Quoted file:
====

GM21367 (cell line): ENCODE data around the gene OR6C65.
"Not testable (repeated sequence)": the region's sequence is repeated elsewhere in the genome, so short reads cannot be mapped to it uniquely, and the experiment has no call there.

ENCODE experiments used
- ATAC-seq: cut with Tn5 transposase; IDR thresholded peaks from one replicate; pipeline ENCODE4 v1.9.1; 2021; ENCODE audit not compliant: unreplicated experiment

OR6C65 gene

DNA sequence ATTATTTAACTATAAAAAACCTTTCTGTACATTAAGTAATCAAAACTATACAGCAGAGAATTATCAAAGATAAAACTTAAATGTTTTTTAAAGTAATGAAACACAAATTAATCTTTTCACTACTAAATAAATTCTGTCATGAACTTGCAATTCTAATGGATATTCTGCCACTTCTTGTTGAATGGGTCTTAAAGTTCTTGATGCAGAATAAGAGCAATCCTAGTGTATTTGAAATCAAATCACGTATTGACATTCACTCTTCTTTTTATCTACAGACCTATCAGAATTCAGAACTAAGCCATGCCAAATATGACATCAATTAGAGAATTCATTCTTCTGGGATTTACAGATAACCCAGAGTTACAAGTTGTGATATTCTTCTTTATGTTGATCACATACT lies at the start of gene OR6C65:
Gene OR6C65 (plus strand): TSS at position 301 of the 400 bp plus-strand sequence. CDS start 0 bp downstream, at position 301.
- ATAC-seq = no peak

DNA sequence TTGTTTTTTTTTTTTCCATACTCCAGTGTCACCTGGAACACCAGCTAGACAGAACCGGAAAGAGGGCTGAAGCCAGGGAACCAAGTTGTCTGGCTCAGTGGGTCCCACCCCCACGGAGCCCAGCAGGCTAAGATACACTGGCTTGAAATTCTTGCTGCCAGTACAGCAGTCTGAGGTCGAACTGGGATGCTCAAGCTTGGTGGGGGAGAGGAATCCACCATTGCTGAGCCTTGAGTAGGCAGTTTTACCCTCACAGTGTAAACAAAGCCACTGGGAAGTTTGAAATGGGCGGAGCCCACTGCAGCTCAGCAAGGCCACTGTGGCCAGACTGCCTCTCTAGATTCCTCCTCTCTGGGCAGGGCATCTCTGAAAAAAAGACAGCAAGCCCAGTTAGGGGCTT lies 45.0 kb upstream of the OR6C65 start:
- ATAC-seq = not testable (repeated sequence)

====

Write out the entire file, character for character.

GM21367 (cell line): ENCODE data around the gene OR6C65.
"Not testable (repeated sequence)": the region's sequence is repeated elsewhere in the genome, so short reads cannot be mapped to it uniquely, and the experiment has no call there.

ENCODE experiments used
- ATAC-seq: cut with Tn5 transposase; IDR thresholded peaks from one replicate; pipeline ENCODE4 v1.9.1; 2021; ENCODE audit not compliant: unreplicated experiment

OR6C65 gene

DNA sequence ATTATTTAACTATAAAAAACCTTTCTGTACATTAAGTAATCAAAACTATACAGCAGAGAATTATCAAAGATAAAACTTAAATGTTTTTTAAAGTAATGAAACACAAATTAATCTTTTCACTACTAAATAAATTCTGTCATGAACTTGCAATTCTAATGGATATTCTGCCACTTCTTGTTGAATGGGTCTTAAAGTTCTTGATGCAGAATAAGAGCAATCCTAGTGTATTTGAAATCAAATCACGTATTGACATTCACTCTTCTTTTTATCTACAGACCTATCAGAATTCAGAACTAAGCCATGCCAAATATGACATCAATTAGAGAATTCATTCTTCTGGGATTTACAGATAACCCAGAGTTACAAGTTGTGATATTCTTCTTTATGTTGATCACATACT lies at the start of gene OR6C65:
Gene OR6C65 (plus strand): TSS at position 301 of the 400 bp plus-strand sequence. CDS start 0 bp downstream, at position 301.
- ATAC-seq = no peak

DNA sequence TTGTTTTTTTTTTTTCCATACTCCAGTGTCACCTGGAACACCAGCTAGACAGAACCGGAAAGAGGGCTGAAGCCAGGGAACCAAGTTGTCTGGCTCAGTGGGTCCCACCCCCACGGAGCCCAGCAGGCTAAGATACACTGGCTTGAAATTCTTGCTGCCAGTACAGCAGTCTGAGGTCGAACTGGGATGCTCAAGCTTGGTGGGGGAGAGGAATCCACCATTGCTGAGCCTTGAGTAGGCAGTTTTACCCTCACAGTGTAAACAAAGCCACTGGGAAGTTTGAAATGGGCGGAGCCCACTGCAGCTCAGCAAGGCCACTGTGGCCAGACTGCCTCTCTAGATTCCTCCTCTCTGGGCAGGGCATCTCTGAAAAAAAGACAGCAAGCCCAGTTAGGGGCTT lies 45.0 kb upstream of the OR6C65 start:
- ATAC-seq = not testable (repeated sequence)